* In 2009, 7,225,800 adults were under correctional supervision (probation,parole, or incarcerated) - about 3.1% of adults in the U.S. resident population.

Chart Of The Day: Federal Drug Prisoners

http://tinyurl.com/csfvb9n

Prohibition has finally run its course; our prisons are full, our economy is in ruins, the lives and livelihoods of tens of millions of Americans have been destroyed or severely disrupted, and what was once a shining beacon of liberty and prosperity has become a toxic, repressive, smoldering heap of hypocrisy and a gross affront to fundamental human decency.

During alcohol prohibition, all profits went to enrich criminals and corrupt politicians. Young men died every day on inner-city streets while battling over turf. A fortune was wasted on enforcement that could have gone on education, etc. On top of the budget-busting prosecution and incarceration costs, billions in taxes were lost. Finally, the economy collapsed. Sound familiar?

Prohibition causes massive crime and suffering, causes government/police corruption, causes America to have the highest prison population of any country in the history of the planet, causes Americans to lose all their rights and all their true core-values, causes the waste of trillions in taxpayer dollars, causes wars, violence and death (at home and abroad), perpetuates racism, causes America to be hated by other countries, and funds both criminals and terrorists.

The prisons are bursting, the police are corrupt, most of us are not even safe in our own homes anymore and the whole country/planet is on the verge of a total social and financial collapse.

-- Posted by malcolmkyle on Sun, Jul 22, 2012, at 7:13 AM

Hey Rick, maybe you have the magic answer book. Tell me, how does power transfer from the federal level to the states without passing a law? Parker says he is for the drug laws being left to the states. The reporter simply asked if that mean Bob would vote to decriminalize at the federal level. Bob said no, but followed up by saying he "didn't have a plan..." So, do you? You're running for federal office.

-- Posted by workerdignity on Sun, Jul 22, 2012, at 9:03 AM

Kinda funny that Emerson preaches the anti-drug stance to all her elderly voters. I guess it gives them something to talk about in line at the pharmacy.

-- Posted by the_eye on Sun, Jul 22, 2012, at 9:17 AM

snopes,

I am executing my "plan". There is no political solution. When the people of this country are ready to be free, we will be free. Freedom cannot be delegated from the top down through archaic, horizontally based power structures that create conflicts. You are correct, I am officially a candidate for federal office. That "title" affords me occasional opportunities to present people with libertarian ideas, such as the idea that each individual owns their life, and the products of their life's energy.

-- Posted by Simon Jester on Sun, Jul 22, 2012, at 10:01 AM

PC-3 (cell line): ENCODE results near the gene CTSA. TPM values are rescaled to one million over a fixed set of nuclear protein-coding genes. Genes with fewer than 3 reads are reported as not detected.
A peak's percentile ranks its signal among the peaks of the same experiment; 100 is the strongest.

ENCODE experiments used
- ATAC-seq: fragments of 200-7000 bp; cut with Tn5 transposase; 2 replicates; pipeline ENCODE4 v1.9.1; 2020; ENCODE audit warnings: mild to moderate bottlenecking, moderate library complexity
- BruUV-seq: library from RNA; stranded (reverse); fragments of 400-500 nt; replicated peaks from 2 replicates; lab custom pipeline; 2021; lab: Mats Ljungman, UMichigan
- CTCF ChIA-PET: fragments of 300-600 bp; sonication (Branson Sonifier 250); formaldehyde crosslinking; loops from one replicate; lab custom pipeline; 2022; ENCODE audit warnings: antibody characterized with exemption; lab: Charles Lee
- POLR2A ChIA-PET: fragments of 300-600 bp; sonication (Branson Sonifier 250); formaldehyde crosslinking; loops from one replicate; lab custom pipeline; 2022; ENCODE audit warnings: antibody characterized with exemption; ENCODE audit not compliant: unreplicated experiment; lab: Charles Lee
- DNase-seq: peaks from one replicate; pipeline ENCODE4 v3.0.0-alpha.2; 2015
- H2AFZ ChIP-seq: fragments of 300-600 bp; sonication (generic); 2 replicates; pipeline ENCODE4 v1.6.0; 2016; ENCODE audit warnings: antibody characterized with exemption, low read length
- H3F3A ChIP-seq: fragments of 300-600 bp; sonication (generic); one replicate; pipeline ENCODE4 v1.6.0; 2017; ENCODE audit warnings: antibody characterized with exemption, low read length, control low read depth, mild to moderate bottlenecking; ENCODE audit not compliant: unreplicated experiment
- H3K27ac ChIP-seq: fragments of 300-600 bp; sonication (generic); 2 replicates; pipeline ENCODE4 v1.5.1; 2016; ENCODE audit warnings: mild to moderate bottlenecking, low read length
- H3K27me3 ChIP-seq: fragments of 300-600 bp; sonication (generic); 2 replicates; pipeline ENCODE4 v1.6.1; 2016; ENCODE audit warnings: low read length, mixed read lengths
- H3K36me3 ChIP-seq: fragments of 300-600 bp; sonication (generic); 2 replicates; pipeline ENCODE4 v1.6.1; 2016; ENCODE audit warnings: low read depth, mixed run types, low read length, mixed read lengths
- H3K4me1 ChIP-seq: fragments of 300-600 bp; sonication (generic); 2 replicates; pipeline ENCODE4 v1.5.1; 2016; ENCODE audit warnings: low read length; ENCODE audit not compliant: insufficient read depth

So my question is who would be better suited to repeal the federal drug laws: Rick Vandeven ot Bob Parker?

Considering Bob has no clue how government works, Id say Rick. However, if Bob were to develop a plan to accomplish his goal of repealing drug laws he would then be the best candidate for the job; as he is far less lazy than Mr. Vandeven.

-- Posted by SterlingCooper on Sun, Jul 22, 2012, at 12:45 PM

The failures of the centralized state's War on Poverty, War of Drugs, its wars on Afghanistan and Iraq, its central bank, and health and education, would be enough for me to end this neoconservative experiment now.

Republicans taught the Democrats and neoconservatives taught liberals how to expand government with the approval of the people.

Perhaps that is why Hillary Clinton and Obama have changed their stripes and jumped on the neoconservative bandwagon of war and central planning.

-- Posted by BCStoned on Sun, Jul 22, 2012, at 2:45 PM

SterlingCooper,

The initiation of force or trespass against another is not an individual right.

Speaking of lazy, I think that as a society Americans like to look for some outside influence as justification for their actions instead of taking responsibility themselves. It is easier to claim that drugs "made" the theif steal, or being abused as a child "made" the dad beat the snot out of his son.

Insulting someone that you disagree with is not my idea of an adult conversation. I don't know why you are angry with me; your kind have been getting your way since humans starting organizing states.

-- Posted by Simon Jester on Sun, Jul 22, 2012, at 3:03 PM

Jo Ann Emerson is good for farmers, but she would help them a great deal more if they were allowed to raise cannabis. Cannabis is one of the strongest natural fibers around, and some can even be smoked.

-- Posted by BCStoned on Tue, Jul 24, 2012, at 3:44 PM

I understand that one acre of hemp will produce the same amount of paper as four acres of trees, and can be planted and harvested annually. Not to mention the vast amount of other products that can be produced with hemp. If the government would allow us to work, there would be more jobs than we could fill. Then all those "evil illegal" aliens would be welcomed with open arms.

The only thing that the central government produces is conflict. Get out of my way and let me live my life.

-- Posted by Simon Jester on Tue, Jul 24, 2012, at 4:04 PM


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Rick Vandeven - Libertarian For US Representative (MO-8)
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I was born in Cape Girardeau, Mo., in 1972, and grew up in the Chaffee area where I still reside with my lovely wife and three beautiful and talented daughters. I have been employed in the paper industry for the past 14 years and am a member of St. Ambrose Catholic Church. In my spare time I support my local parochial school, listen to and perform music, and read. This is my second run for U.S. Congress as the Libertarian Party candidate. In 2010 I was endorsed by the Boston Tea Party and received an "A" rating from the Gun Owners of America. Since my last campaign I supported the opposition to the smoking ban in Cape Girardeau, gathered signatures for the Show-Me Cannabis initiative, was elected to the Missouri State Libertarian Party Executive Committee, and recently won the Champion of Freedom Award. I hope that my candidacy helps to advance the cause of individual liberty. I welcome your questions and comments. Thank you for reading!